508 total views
Students across campus are outraged that a proposed increase in printing charges will leave them more out of pocket than ever.
Although the full extent of the increase, to take effect from 1 August, is still under discussion, it is thought that the cost of colour printing could go up to as much as 21p per sheet.
“Printing charges are already extortionate, especially when you consider how much you’re paying to be at university already,” said Kate Macdonald, a second-year English Literature and Creative Writing student. “Printing costs are clearly just another way for the university to rob students of finance. It’s high time [they] stepped up to the mark and allocated free academic printing credits.”
There is growing pressure on departments from both LUSU and ISS to allow electronic submission of coursework.
“Work that is for academic submission should be at no cost to the student as it is a requirement in order to progress with your degree,” said LUSU VP (Academic Affairs) Danny Ovens, who would like to see the system of paper submissions for coursework scrapped. “In some departments students have to hand in one or two paper copies and an electronic submission. If academics are stuck in their ways of marking on a piece of paper then the department should brunt the cost.”
“I don’t believe that it is in anyone’s long term interest to generate large amounts of laserprinted material,” said John Gallagher, Director of ISS. “I would support a general move towards greater levels of on-line work submission.”
An advantage of electronic submission would be a reduction in carbon usage. According to rough figures calculated by Ovens, around a third of all sheets printed are for coursework submission. Submitting this work electronically would give a saving of at least 15 tonnes of carbon each year. With the university’s wind turbine proposal having fallen through last month, it is hoped that electronic submission would allow the university to move forwards with their plans to become greener.
[pull name=”Keziah Nassiwa” title=”Final-year Media and Cultural Studies student”]I feel that it is unfair that I have to pay to print off readings. I think my university fees should cover it.[/pull]
“I think that it is a good move to reduce wasteful printing and to promote environmental sustainability. This increase is a good incentive to discourage students from printing unnecessarily,” said one first-year Accounting and Finance student.
The price increase will be introduced to take into account rising costs of ink, toner and paper, which have gone up around 30% in the past eighteen months. Previously the full cost of colour and A0 printing has been subsidised by black and white printing, but ISS can no longer afford to keep prices at their current level.
“[For some years] we’ve been able to not reflect the true cost of printing. ISS have been happy to subsidise the cost that would have been passed on to students,” said Chris Dixon, ISS Head of Operations. “Some money somewhere needs to be found to cover the increase in costs but it’s open to discussion where that will come from.”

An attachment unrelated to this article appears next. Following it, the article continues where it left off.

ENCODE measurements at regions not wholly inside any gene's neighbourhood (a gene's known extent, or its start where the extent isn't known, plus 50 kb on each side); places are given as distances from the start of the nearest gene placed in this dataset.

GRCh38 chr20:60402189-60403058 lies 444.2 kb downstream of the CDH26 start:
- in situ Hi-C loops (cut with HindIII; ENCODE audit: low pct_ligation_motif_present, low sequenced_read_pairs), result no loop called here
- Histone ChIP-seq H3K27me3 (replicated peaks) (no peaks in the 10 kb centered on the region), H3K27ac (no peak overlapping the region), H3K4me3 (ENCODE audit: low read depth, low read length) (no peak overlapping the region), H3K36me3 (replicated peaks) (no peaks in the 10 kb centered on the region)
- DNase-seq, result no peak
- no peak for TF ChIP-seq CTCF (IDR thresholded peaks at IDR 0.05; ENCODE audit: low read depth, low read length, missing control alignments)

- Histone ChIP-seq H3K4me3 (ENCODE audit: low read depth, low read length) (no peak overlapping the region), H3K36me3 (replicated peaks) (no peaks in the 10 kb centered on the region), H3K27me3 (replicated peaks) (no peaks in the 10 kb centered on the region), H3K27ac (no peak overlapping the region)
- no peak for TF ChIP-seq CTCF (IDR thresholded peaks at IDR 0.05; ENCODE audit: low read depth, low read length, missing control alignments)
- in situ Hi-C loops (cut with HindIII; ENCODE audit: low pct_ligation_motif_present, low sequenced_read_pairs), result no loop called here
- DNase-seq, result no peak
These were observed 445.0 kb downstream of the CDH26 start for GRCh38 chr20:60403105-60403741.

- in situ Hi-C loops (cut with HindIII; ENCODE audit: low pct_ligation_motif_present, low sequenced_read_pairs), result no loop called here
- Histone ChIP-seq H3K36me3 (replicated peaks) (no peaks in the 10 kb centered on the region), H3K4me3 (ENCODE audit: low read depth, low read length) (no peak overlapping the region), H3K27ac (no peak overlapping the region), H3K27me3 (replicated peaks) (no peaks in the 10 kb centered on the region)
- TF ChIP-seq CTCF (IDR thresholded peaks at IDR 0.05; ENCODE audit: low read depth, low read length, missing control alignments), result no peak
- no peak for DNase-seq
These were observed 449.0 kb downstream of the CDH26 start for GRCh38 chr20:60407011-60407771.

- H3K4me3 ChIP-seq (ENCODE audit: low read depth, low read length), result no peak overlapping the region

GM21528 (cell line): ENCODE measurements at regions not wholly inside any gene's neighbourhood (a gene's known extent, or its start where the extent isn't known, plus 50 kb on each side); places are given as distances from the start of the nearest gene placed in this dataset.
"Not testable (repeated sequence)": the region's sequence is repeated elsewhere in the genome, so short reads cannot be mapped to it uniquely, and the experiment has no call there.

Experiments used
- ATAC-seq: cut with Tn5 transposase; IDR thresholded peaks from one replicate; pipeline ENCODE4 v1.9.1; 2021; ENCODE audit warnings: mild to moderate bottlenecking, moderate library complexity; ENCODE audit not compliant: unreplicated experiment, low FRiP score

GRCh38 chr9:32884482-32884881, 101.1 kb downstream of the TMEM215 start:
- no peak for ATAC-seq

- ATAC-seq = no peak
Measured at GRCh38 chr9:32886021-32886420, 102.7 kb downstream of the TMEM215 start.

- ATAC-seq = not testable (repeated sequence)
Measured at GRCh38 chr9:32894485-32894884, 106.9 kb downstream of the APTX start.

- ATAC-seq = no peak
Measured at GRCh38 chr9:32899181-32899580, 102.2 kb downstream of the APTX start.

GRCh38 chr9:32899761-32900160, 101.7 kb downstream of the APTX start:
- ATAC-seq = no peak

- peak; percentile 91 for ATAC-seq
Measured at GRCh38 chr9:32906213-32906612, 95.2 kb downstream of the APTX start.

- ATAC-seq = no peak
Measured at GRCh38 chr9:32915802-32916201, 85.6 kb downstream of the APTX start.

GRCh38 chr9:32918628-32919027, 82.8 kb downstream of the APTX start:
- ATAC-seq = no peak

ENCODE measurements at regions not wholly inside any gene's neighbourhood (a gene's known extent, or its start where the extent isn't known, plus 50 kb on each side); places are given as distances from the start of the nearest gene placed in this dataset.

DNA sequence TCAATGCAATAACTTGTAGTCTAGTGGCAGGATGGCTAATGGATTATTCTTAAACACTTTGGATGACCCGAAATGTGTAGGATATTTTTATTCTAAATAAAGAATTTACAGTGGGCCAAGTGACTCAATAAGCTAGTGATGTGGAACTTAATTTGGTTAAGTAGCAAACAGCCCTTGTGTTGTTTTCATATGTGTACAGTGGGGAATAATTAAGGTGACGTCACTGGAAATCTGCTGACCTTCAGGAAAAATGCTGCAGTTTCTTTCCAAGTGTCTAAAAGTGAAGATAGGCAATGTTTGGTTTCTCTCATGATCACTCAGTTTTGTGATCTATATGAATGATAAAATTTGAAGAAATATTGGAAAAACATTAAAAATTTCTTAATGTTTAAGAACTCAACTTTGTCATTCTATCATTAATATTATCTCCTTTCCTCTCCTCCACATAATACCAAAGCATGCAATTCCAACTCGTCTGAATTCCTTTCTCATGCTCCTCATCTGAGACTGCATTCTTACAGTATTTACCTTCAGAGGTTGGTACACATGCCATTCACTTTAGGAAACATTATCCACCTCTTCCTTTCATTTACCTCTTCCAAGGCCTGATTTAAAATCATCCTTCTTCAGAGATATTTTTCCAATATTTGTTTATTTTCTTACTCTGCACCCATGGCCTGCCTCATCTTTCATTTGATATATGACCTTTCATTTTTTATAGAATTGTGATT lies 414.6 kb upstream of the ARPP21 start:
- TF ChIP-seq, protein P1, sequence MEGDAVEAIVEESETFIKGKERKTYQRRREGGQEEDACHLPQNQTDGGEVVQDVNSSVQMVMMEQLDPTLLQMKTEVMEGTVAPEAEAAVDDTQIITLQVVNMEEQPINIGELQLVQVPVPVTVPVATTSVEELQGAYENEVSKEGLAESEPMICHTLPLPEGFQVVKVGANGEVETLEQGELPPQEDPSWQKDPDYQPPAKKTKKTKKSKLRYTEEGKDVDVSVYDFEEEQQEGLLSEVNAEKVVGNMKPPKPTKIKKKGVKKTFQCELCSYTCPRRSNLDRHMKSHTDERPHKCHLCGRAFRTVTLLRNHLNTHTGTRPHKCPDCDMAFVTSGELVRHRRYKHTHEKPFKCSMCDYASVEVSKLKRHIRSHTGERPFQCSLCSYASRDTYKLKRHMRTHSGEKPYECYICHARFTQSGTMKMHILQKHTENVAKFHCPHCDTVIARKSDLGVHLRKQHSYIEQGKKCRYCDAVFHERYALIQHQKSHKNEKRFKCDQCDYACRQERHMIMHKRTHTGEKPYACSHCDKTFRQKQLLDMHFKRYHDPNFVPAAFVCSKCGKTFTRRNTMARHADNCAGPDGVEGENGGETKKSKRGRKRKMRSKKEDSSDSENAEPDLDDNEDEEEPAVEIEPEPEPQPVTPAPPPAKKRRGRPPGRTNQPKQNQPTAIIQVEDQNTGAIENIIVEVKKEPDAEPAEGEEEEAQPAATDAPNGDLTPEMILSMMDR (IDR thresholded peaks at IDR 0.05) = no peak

Discussions are taking place between Ovens, Dixon and Andrew Neal, the university’s Chief Operating Officer, to determine the level of the price increase and the extent to which costs can be subsidised in the future by the university, ISS and students themselves.
The vast majority of printing across campus is black and white; in the academic year 2008-2009 there were 3,324,146 black and white sheets printed compared to 336,595 colour sheets. The price of colour printing will increase so significantly in order to keep price changes to black and white minimal.
Despite wanting to keep increases as low as possible, Dixon pointed out that Lancaster students will still be paying less for colour printing than students at many other UK universities. Although the cost of black and white printing at Lancaster is comparable to most institutions, colour printing costs on average 22.5p per sheet.
“Looking at the student printing account for the last year, the average print spend per annum for first and second year students is £20 and for 3rd year students is £26.50, ie between £6 and £9 per term,” Gallagher added.
Many students at Lancaster still feel that departments should do more to ease the cost of printing. Policies currently vary from department to department, with some providing printouts for a fee and others requiring students to do all printing themselves.
“I feel that it is unfair that I have to pay to print off readings. I think my university fees should cover it,” said Keziah Nassiwa, a final-year Media and Cultural Studies student. “In first year the department printed off a booklet with all our required readings and I think we had to pay a small fee for it but it did not cost as much as I have spent on printing in the last two years. We should have a department fee for printing that covers the required reading which should be subsidised from our fees.”